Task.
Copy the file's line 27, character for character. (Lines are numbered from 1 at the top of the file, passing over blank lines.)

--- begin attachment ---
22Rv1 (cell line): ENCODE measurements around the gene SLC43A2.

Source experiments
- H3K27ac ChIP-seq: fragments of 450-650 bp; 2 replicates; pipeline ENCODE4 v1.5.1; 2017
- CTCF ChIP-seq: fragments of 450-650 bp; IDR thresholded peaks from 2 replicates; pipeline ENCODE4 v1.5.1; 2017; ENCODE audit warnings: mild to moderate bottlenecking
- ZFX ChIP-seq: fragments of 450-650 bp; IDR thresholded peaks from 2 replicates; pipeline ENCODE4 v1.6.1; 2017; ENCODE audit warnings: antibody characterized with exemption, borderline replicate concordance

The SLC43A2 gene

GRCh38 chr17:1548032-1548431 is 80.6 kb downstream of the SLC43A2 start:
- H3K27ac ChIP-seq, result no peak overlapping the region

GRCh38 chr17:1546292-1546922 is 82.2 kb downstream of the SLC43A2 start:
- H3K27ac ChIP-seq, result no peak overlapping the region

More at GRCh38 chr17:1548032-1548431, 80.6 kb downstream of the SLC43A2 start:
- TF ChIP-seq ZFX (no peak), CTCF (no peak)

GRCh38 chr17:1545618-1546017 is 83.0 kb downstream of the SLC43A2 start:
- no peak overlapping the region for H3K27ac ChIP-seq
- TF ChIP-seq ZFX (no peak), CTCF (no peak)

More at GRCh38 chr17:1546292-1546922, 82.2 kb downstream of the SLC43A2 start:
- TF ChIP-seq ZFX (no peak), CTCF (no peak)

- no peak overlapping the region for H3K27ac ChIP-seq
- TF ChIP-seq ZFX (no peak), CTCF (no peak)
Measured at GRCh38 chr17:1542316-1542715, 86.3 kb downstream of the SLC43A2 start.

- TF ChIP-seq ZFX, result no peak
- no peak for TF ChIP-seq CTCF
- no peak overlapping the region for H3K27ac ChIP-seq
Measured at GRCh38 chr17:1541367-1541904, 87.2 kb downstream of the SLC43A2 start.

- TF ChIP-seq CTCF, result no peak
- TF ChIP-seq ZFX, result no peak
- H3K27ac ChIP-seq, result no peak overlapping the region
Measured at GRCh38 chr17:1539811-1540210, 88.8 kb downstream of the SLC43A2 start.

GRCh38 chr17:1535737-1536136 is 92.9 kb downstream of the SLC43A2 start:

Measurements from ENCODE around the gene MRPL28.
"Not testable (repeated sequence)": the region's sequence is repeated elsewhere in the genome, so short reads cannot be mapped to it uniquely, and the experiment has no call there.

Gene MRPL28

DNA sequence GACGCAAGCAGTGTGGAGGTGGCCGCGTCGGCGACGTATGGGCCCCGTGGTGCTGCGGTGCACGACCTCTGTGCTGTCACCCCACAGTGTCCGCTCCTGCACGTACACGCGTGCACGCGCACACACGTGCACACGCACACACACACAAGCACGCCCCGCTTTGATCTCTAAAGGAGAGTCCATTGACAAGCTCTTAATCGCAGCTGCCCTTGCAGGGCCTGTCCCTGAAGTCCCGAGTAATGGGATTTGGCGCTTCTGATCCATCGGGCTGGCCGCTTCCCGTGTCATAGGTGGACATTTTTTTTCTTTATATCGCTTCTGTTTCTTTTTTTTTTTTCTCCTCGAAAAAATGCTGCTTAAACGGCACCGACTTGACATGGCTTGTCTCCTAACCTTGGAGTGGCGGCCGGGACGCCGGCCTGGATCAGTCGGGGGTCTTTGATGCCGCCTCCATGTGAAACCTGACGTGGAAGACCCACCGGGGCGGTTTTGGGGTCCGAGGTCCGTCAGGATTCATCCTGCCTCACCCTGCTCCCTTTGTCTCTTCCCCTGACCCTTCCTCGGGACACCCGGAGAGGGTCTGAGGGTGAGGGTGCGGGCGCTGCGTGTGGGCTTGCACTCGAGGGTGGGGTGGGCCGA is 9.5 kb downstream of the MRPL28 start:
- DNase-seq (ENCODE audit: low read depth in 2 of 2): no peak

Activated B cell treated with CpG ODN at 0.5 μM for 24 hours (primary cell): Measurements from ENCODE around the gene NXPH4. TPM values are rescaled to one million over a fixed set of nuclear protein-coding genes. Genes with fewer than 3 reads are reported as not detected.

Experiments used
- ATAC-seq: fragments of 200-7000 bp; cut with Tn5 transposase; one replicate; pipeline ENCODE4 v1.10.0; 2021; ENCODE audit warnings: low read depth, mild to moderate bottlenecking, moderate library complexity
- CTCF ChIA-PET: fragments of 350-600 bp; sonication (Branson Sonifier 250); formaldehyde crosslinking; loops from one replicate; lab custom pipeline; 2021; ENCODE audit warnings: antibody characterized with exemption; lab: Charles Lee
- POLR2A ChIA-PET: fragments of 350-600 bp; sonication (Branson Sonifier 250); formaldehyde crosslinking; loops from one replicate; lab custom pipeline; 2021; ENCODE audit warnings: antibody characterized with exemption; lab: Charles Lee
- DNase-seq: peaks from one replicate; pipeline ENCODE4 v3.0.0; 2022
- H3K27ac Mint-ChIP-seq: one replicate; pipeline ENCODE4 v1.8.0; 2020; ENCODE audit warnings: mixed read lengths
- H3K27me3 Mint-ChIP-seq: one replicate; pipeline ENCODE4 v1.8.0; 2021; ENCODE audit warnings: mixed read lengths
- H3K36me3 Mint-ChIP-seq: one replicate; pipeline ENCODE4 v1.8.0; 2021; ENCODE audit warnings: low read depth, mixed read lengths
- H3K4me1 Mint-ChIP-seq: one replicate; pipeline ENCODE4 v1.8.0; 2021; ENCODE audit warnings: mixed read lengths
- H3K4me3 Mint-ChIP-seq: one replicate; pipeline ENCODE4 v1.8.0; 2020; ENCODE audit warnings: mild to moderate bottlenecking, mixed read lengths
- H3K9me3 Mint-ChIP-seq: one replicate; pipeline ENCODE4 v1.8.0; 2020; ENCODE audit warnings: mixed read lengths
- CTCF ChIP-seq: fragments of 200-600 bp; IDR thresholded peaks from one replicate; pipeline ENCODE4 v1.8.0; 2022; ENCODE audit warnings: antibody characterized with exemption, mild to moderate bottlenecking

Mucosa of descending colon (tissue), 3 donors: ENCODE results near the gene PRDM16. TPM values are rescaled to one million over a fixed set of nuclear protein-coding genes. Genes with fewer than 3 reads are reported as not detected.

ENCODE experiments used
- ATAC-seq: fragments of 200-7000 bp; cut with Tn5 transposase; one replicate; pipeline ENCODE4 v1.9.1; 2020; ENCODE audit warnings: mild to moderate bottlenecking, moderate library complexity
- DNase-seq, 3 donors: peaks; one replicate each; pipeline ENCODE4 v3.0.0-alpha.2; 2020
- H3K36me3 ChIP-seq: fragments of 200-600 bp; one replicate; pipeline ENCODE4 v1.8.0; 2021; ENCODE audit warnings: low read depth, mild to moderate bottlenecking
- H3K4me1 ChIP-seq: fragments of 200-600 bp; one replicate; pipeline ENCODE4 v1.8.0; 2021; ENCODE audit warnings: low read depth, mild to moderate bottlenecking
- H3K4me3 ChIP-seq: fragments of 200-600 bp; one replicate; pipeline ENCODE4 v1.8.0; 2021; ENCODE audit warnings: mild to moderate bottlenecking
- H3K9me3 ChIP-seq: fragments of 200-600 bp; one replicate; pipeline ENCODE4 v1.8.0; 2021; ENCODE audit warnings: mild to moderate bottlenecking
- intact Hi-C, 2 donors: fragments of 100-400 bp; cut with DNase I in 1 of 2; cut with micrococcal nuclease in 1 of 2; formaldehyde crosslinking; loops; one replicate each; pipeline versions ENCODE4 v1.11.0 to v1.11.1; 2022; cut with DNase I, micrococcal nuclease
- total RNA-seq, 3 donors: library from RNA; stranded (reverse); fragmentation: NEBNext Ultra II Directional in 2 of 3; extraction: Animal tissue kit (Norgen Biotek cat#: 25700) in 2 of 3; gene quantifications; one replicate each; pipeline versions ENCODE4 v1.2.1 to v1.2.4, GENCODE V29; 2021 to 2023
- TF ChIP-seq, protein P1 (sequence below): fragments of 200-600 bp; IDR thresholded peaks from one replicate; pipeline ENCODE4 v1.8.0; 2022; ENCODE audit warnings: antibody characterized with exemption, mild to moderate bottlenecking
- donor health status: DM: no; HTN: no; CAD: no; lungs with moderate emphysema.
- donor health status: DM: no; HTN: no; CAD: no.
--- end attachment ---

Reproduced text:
- H3K27ac ChIP-seq, result no peak overlapping the region